Veil Of Ignorance

When considering (for example) a two-person interaction, involving you, choose your actions as if you might be magically turned into either of the participants.

This concept is alluded to by JohnRawls' TheoryOfJustice.


Is this realistic or even possible?

It's something that, to some extent, we do routinely and intuitively. "Put yourself in my shoes", "I wouldn't do that if I were you", "I'd do the same in your situation". When considering a play in a game, it's a common tactic to ask oneself "if I were the opponent, where wouldn't I want me to play?" It has even been suggested that there is an evolved, biological basis for the brain's ability to process such questions (and arrive at correct answers).

I think it is more fundamental. No communication can take place between parties unless each models the other in some respect.


Or in other words: "Do unto others as you would have them do unto you."


Vaguely related, from a "see things from the other guy's eyes" perspective: Several years ago I was trying to teach chess to a small number of variously aged persons, and found that one of the hardest things to teach was "thinking from the other player's seat."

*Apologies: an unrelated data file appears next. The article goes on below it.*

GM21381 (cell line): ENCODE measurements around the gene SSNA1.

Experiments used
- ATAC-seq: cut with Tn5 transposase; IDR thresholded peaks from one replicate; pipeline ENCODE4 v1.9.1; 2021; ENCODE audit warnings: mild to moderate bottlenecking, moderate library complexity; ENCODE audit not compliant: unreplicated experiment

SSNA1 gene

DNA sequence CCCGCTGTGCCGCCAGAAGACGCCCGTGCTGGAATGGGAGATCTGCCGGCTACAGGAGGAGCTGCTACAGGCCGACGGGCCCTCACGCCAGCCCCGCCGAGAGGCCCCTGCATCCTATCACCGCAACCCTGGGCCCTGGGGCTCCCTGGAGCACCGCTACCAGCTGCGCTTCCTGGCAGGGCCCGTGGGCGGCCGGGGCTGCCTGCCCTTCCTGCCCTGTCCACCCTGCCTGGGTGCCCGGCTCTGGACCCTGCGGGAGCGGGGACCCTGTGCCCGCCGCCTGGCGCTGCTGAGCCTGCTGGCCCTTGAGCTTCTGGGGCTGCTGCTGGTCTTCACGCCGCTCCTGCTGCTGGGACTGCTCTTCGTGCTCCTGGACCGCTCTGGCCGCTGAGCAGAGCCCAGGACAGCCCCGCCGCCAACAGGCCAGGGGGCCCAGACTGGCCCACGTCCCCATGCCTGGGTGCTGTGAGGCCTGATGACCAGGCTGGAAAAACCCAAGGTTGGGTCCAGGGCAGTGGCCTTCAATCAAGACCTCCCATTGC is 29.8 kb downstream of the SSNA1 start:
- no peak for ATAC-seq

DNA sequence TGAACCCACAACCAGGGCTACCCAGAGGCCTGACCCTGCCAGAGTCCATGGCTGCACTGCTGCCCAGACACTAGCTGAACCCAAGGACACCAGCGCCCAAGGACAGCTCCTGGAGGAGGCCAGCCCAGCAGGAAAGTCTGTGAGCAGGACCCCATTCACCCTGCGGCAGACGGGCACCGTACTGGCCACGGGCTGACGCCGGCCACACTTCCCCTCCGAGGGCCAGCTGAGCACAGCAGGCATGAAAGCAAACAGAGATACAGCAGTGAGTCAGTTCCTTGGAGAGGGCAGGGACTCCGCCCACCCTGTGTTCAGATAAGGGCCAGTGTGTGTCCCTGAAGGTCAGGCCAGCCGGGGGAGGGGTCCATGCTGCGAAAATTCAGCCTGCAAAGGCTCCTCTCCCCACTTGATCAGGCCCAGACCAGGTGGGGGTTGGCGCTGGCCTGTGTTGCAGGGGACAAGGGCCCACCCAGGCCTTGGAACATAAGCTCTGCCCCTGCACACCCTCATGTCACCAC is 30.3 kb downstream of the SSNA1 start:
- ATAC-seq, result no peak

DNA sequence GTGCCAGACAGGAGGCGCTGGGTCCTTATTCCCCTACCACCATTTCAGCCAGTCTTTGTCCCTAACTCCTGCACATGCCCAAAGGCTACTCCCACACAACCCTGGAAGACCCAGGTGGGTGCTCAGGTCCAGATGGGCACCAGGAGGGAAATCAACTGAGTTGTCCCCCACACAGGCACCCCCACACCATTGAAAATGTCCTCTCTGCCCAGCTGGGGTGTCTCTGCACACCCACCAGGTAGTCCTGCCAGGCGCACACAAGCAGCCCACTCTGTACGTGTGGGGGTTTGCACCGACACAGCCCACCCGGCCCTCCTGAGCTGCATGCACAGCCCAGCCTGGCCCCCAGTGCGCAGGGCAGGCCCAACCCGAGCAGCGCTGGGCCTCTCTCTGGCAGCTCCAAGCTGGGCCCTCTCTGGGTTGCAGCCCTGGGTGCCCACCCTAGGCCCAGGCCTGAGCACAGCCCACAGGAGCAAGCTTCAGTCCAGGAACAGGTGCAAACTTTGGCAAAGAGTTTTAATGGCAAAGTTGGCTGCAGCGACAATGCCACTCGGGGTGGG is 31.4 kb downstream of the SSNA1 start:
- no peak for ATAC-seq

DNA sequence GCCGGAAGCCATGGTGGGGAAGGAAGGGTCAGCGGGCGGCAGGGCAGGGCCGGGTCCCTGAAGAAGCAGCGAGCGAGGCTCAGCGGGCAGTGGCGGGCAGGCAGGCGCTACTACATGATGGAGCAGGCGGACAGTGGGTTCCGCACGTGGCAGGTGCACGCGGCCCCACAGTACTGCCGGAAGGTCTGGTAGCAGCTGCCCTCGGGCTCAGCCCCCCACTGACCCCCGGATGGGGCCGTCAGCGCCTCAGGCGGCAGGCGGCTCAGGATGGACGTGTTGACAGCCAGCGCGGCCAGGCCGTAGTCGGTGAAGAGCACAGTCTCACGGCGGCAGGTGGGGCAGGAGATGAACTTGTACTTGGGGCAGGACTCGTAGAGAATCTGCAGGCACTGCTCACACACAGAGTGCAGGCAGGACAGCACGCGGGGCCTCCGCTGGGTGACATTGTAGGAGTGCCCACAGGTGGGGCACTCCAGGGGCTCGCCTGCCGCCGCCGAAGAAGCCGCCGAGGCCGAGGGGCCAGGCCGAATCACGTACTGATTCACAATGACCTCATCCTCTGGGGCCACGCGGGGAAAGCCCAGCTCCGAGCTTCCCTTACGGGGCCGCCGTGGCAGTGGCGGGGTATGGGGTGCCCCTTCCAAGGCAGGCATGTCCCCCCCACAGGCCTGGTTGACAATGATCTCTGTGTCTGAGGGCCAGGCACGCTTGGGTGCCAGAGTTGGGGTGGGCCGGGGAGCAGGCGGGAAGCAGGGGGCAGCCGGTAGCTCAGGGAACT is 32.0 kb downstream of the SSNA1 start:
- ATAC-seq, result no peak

My solution of the day was to have each player move the opposite-side pieces. Fred has the White pieces, Rusty has the Black pieces, from the White side of the board Fred plays the Black pieces, and from the Black side of the board Rusty plays the White pieces. I dreamt up a cute name for it, and I don't even recall what that was (maybe "ReverseChess?" or something).

It achieved the desired results. After several days of playing the other fellow's pieces, you could anticipate the other side's moves. In fact, there were some amusing moments as they got used to playing their own pieces again.

It would be interesting if there were some tool of this kind for "playing life" where you make the other guy's decisions and live with the consequences. Haven't found one yet.


CategoryPhilosophy

EditText of this page (last edited April 27, 2004) or FindPage with title or text search